YKK is wholly slice of life, so naturally there will be some who will find it boring. But it is different from many slice of lifes, so much so that people who aren’t normally fans of the genre will enjoy it. You simply have to be able to tolerate the languid pace and the lack of any huge events, and you will find that this manga says so, so much more than most slife of lifes, and most fiction period. It is a poignant reflection on how humans live, told in a beautifully simple way. I think this goes without saying at this point, but Yokohama Kaidashi Kikou is an unparalleled masterpiece on the world of manga and anime. A must read if you want to witness the true potential of the medium. read more
26 of 26 episodes seen
Most people would say K-ON!! has no story. Perhaps by their definition of story they’d be right, but not by my definition. There’s no big plot twists or revelations and much of the show is devoted to the girls just goofing around. But underneath this silliness lies a simple but sweet tale of 5 girls going through highs cool. I know this doesn’t sound like much but it is executed with such grace and heart that it is truly touching. The story is driven completely by the characters, which is a turn off for some but a huge turn on for me. To appreciate K-ON’s story you need to be in a certain state of mind. It would be easy to pass it off as pure cheese, but if you look at it from an innocent, youthful point of view it becomes something else. These five girls are going through a journey, one that doesn’t contain and robots or monsters or anything, but a journey none the less. The concept of how young girls maturing into adults handle the changes that go along with it is dealt with very well. It is, essentially, a coming of age story. Many people complain about how this supposed anime about music wasn’t about music, but it was never trying to be. Music is what brings the girls together, but is not what drives the story. What drives the story is the development of the girls themselves. The show was never supposed to be about them making it big as musicians, but rather just them dealing with growing up, with music as a sort of backdrop.
KyoAni are no rookies when it comes to animation, and it shows here. There’s not a whole lot of movement, being a slice of life, but what movement there is is very fluid. The character designs are fittingly cute but at the same time not quite so generic as other anime of this variety; they are instantly recognizable. The backgrounds are very detailed, and the concert scenes are beautifully rendered, with much attention paid to the instruments being played.
Since music is a theme of the show, you’d expect some good songs to come out of it, and, if you don’t mind cheery pop-rock, K-ON!! doesn’t disappoint. The OPs are sung my Yui, and reflect her cheerful and carefree personality. The EDs, on the other hand, sung by Mio, are much closer to the “rock” in pop-rock. Personally, I liked them a lot better than the OPs, especially No, Thank You, which may be my favorite song from the series. As for the insert songs, they’re few and far between, but those that are there are what you’d expect of a band made up of high school girls; light, catchy and somewhat silly. One interesting thing I want to point out though is how later on in the series music becomes more of a way for the girls to express their feelings, rather than just a hobby. I am referring to U&I and Tenshi ni Fureta yo!, the latter of which will certainly tug at your heartstrings if you’re into the show. This is a nice element that is very true to real life, as many musicians will attest to.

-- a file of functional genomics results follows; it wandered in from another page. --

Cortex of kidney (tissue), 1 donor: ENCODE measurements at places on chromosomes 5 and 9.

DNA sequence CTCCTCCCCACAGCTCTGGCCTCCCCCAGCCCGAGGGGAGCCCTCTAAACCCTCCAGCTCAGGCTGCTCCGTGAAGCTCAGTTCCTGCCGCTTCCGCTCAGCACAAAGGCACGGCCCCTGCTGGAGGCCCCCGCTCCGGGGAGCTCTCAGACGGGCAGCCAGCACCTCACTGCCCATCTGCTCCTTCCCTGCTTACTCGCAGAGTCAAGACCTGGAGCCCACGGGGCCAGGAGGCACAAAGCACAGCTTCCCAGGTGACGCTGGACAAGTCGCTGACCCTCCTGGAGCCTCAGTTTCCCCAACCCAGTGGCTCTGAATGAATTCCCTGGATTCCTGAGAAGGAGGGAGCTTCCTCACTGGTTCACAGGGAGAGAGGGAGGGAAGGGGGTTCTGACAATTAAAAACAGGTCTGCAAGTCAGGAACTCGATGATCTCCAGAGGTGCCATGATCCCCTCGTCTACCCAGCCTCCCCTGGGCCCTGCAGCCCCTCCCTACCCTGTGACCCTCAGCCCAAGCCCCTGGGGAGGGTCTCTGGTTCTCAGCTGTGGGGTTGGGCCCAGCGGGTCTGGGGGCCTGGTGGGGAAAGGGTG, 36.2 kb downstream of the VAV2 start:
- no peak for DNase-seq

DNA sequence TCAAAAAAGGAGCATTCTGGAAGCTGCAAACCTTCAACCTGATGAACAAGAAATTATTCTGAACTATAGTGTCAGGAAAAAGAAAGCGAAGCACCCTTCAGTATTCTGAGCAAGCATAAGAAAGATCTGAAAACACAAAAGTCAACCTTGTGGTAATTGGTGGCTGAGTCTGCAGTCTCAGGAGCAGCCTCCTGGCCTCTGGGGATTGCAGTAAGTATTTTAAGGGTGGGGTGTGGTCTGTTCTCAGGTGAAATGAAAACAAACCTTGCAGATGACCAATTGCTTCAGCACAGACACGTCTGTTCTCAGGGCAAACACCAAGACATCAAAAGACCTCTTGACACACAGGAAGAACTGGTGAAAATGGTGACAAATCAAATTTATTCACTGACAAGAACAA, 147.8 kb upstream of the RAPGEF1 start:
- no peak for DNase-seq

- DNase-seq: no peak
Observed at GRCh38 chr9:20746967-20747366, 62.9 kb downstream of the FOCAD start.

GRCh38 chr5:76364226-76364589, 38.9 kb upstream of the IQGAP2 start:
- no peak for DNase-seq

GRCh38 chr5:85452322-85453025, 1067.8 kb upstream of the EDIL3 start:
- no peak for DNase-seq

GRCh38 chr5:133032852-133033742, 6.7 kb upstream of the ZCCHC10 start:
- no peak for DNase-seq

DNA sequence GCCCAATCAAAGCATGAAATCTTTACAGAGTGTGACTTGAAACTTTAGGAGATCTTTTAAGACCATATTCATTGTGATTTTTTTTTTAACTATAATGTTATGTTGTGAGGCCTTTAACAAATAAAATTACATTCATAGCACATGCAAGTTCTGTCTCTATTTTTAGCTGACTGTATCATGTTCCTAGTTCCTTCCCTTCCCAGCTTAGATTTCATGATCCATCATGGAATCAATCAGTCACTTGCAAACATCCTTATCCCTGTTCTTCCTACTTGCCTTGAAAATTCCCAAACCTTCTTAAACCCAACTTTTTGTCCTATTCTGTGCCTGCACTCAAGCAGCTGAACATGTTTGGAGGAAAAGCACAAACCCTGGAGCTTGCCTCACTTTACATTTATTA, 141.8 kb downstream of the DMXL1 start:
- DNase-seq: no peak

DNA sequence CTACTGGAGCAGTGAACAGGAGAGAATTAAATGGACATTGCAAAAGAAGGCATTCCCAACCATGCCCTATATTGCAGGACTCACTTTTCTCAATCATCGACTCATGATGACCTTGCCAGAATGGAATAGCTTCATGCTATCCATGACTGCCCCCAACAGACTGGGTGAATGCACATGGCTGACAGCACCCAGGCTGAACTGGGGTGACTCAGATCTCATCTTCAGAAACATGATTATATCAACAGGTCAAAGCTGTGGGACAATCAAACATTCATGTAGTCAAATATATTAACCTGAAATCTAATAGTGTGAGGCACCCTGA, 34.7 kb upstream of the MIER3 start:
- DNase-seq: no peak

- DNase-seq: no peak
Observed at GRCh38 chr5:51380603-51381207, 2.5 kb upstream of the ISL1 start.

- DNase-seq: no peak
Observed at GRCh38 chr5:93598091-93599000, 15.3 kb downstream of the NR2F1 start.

As for the characters, they are without a doubt based on common archetypes, but they do have a little more to them. They’re personalities are very well fleshed out, even the tiniest line adding to their character. They DO develop, contrary to what some will say, though it’s very subtle. They mostly develop as a group, as they deal with the unfamiliar (to them) fear of being separated. Their friendship has grown a lot since the beginning of the series, going from just a club to a tight-knit group of girlfriends with strong emotional bonds. These bonds are made very clear by the girls outward emotions, especially Azusa’s, who has to deal with being left behind at the end of it all. All of their fears and feelings are very understandable if you take into consideration the kind of girls they are. Speaking of which, many will say that they are idealized to appeal to otaku and that I can’t deny completely. But, I think the way their personalities are fleshed out and the emotions they show are very realistic, and girls like them do exist. I can see them as a club in real life, with the way they interact with each other, sometimes bickering, sometimes slacking off, and things like that. It’s the little things, really.
It’s the little things, really.
That pretty much sums up the whole show. It makes no grand statements, presents no huge dilemmas, it’s just a simple story about 5 girls. But unlike many shows of this type, and has a point, a story to tell. When you take in all the small developments of the girls and all the small things they go through, you get a story that is poignant without being too emotionally taxing, and that is commendable and refreshing. Obviously, K-ON!! isn’t for everyone. But I think those who can appreciate these kinds of stories will like it a lot. And as for those who can’t, quiet down a little, please. read more